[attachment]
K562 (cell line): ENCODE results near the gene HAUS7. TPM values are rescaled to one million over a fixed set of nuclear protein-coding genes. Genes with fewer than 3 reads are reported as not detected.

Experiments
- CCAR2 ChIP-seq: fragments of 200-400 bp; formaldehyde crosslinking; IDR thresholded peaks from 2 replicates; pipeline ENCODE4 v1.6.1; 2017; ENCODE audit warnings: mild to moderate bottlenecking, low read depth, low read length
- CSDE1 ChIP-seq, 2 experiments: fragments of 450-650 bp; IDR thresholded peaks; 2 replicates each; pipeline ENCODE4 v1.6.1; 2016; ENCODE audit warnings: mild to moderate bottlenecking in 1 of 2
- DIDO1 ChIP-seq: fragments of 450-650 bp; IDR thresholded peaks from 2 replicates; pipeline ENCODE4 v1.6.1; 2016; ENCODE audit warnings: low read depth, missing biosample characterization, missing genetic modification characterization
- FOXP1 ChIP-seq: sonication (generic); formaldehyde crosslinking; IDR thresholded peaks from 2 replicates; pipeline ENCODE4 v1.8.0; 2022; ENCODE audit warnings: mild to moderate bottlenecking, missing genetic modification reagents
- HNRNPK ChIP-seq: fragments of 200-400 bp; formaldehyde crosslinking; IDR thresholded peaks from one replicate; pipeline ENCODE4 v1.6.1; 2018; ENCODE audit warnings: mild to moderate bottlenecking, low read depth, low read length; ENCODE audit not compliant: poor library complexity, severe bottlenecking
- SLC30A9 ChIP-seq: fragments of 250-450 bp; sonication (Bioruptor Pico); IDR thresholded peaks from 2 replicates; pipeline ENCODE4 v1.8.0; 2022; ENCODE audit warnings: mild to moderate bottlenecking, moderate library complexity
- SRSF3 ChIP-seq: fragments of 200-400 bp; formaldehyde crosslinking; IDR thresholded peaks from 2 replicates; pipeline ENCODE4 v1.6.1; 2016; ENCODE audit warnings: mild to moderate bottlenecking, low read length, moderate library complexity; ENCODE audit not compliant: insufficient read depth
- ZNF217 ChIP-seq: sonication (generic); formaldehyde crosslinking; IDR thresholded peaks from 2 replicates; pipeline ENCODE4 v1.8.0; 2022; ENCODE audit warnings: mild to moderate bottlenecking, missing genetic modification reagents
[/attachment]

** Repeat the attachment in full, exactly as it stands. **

K562 (cell line): ENCODE results near the gene HAUS7. TPM values are rescaled to one million over a fixed set of nuclear protein-coding genes. Genes with fewer than 3 reads are reported as not detected.

Experiments
- CCAR2 ChIP-seq: fragments of 200-400 bp; formaldehyde crosslinking; IDR thresholded peaks from 2 replicates; pipeline ENCODE4 v1.6.1; 2017; ENCODE audit warnings: mild to moderate bottlenecking, low read depth, low read length
- CSDE1 ChIP-seq, 2 experiments: fragments of 450-650 bp; IDR thresholded peaks; 2 replicates each; pipeline ENCODE4 v1.6.1; 2016; ENCODE audit warnings: mild to moderate bottlenecking in 1 of 2
- DIDO1 ChIP-seq: fragments of 450-650 bp; IDR thresholded peaks from 2 replicates; pipeline ENCODE4 v1.6.1; 2016; ENCODE audit warnings: low read depth, missing biosample characterization, missing genetic modification characterization
- FOXP1 ChIP-seq: sonication (generic); formaldehyde crosslinking; IDR thresholded peaks from 2 replicates; pipeline ENCODE4 v1.8.0; 2022; ENCODE audit warnings: mild to moderate bottlenecking, missing genetic modification reagents
- HNRNPK ChIP-seq: fragments of 200-400 bp; formaldehyde crosslinking; IDR thresholded peaks from one replicate; pipeline ENCODE4 v1.6.1; 2018; ENCODE audit warnings: mild to moderate bottlenecking, low read depth, low read length; ENCODE audit not compliant: poor library complexity, severe bottlenecking
- SLC30A9 ChIP-seq: fragments of 250-450 bp; sonication (Bioruptor Pico); IDR thresholded peaks from 2 replicates; pipeline ENCODE4 v1.8.0; 2022; ENCODE audit warnings: mild to moderate bottlenecking, moderate library complexity
- SRSF3 ChIP-seq: fragments of 200-400 bp; formaldehyde crosslinking; IDR thresholded peaks from 2 replicates; pipeline ENCODE4 v1.6.1; 2016; ENCODE audit warnings: mild to moderate bottlenecking, low read length, moderate library complexity; ENCODE audit not compliant: insufficient read depth
- ZNF217 ChIP-seq: sonication (generic); formaldehyde crosslinking; IDR thresholded peaks from 2 replicates; pipeline ENCODE4 v1.8.0; 2022; ENCODE audit warnings: mild to moderate bottlenecking, missing genetic modification reagents